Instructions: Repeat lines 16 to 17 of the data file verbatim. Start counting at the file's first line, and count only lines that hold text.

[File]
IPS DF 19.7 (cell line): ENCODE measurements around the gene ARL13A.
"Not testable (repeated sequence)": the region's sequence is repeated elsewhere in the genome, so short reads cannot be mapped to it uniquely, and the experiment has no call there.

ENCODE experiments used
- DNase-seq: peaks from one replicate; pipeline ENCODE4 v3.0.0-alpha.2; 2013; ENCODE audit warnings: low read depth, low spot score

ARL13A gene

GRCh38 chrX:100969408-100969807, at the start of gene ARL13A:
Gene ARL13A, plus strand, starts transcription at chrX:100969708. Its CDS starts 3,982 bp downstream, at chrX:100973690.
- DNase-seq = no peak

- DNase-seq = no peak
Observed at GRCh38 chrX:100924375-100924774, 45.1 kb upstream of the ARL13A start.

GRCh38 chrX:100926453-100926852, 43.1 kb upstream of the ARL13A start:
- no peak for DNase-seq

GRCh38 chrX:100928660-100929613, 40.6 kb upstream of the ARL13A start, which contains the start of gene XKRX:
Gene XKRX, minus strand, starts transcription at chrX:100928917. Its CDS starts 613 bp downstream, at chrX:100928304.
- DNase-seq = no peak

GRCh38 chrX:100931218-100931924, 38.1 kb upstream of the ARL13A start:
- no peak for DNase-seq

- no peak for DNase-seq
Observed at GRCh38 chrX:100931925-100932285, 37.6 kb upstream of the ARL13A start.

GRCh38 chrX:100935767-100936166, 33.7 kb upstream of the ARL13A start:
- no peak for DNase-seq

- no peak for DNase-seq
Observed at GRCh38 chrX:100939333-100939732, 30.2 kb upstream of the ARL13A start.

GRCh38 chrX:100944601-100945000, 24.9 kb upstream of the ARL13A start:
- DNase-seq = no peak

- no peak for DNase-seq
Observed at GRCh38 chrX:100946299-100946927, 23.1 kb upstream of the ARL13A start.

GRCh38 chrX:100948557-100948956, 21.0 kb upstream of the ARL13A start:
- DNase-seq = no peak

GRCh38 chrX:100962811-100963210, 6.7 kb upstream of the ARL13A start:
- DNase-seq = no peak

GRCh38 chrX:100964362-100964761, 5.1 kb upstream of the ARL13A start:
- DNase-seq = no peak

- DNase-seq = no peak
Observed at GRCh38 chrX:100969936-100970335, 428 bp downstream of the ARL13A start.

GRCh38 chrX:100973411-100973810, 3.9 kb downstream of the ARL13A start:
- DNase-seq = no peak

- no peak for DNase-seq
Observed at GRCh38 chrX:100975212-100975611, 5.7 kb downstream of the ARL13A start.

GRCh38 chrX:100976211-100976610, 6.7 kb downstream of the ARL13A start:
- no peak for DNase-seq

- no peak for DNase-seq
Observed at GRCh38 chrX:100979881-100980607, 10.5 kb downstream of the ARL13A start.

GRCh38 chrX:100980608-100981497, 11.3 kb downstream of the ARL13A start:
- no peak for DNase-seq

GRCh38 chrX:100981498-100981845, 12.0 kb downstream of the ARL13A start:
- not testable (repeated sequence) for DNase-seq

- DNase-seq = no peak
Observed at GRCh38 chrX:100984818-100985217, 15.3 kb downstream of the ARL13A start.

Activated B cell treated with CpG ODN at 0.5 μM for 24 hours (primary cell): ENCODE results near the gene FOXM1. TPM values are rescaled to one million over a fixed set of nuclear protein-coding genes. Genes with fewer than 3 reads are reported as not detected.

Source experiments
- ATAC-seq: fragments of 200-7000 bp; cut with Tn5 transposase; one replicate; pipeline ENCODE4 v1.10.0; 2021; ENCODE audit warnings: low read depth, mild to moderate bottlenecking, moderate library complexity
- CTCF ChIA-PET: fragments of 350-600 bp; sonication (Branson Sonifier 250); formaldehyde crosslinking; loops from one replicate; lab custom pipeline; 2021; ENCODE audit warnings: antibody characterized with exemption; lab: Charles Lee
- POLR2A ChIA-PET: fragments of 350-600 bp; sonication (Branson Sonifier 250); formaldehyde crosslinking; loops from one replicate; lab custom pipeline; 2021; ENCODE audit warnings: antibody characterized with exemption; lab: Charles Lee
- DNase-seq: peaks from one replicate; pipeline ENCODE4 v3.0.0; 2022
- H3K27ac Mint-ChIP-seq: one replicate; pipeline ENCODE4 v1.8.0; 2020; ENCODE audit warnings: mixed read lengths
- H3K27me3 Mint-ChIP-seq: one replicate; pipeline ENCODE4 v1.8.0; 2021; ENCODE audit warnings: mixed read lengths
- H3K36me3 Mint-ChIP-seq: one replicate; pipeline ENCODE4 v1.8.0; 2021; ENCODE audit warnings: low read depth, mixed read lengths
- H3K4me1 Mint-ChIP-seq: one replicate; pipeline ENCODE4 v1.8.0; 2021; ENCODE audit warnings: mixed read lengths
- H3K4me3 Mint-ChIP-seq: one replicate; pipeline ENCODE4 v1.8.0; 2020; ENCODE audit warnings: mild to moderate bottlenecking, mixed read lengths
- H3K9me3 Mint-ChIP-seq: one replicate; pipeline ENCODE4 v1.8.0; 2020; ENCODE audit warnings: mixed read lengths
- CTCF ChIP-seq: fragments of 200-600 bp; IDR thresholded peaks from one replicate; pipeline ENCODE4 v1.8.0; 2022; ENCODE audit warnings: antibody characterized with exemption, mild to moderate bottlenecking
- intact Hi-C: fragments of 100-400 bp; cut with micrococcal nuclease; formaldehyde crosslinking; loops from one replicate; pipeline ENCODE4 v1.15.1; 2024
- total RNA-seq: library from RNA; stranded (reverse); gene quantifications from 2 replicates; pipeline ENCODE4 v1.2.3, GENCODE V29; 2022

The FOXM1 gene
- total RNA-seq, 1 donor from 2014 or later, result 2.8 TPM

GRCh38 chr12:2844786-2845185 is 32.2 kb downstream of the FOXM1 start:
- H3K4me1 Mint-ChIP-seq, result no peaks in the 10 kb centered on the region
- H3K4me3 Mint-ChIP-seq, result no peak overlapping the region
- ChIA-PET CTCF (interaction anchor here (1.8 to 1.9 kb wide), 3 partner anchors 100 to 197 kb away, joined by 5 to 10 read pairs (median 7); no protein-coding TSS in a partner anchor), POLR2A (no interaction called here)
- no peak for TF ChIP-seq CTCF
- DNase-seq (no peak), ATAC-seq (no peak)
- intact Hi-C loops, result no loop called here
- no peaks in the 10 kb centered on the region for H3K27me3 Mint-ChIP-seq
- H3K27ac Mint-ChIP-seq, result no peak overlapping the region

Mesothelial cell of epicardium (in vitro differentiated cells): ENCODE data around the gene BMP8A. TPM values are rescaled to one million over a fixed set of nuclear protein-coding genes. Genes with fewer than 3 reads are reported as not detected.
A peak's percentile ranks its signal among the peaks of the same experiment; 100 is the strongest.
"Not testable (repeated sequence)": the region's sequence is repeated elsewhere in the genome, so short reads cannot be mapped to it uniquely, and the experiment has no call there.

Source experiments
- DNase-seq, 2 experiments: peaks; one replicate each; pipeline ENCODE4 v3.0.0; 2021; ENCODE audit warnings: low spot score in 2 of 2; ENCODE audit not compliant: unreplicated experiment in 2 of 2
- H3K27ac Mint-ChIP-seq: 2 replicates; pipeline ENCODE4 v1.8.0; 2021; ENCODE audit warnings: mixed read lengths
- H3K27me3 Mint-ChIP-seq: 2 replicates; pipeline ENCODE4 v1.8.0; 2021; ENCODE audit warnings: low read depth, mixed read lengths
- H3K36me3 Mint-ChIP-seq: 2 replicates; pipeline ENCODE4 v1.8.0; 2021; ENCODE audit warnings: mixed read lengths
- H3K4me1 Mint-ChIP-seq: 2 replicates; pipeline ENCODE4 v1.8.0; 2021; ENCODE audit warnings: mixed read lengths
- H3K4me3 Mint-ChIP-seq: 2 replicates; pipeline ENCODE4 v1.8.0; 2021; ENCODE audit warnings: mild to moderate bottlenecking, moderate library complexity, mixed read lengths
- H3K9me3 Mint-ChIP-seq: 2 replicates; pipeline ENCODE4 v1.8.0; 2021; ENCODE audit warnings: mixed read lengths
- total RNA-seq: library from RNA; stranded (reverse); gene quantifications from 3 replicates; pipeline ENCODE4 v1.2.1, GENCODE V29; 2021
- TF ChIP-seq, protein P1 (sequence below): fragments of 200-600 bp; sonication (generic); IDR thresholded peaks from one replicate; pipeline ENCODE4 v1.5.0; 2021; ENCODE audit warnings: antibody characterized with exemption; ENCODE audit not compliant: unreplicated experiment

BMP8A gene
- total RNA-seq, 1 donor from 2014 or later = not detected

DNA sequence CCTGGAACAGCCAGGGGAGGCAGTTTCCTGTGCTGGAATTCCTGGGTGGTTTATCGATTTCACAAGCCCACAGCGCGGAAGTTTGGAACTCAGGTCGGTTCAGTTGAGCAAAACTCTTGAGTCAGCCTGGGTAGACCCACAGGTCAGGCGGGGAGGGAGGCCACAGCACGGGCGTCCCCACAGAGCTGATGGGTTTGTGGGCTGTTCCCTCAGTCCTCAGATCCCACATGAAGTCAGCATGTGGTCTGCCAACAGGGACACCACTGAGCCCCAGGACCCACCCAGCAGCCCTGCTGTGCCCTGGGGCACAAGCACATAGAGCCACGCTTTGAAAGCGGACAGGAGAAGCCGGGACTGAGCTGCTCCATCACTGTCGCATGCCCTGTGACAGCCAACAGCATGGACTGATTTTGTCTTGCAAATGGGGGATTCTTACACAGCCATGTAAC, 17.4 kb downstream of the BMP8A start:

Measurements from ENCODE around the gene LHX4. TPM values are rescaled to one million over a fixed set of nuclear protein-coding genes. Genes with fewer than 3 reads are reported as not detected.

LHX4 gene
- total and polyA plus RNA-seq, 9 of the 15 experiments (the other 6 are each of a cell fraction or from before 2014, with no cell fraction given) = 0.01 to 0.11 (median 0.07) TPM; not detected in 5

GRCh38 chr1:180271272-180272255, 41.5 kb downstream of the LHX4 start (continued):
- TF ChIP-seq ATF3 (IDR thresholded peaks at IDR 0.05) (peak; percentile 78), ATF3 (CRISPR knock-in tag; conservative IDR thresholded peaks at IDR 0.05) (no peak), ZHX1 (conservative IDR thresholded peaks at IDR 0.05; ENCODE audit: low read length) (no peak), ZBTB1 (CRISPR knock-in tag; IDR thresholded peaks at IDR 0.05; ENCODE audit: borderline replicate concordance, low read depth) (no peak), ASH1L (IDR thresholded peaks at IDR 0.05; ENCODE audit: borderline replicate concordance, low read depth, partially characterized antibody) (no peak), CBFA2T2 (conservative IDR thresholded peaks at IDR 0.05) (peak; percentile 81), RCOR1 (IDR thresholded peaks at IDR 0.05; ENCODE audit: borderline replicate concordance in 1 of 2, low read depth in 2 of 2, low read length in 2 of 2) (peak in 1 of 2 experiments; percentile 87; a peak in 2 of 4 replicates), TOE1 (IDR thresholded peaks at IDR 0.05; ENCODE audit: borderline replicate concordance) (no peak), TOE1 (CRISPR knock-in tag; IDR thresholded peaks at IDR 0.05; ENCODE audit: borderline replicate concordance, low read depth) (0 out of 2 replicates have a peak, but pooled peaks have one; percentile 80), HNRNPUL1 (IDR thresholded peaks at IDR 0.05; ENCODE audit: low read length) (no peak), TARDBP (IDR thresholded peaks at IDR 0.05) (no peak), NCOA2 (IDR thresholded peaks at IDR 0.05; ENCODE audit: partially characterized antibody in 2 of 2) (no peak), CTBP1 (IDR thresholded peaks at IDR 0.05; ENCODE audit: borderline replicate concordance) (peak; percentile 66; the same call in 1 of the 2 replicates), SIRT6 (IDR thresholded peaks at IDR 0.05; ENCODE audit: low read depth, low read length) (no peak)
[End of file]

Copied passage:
GRCh38 chrX:100931218-100931924, 38.1 kb upstream of the ARL13A start:
- no peak for DNase-seq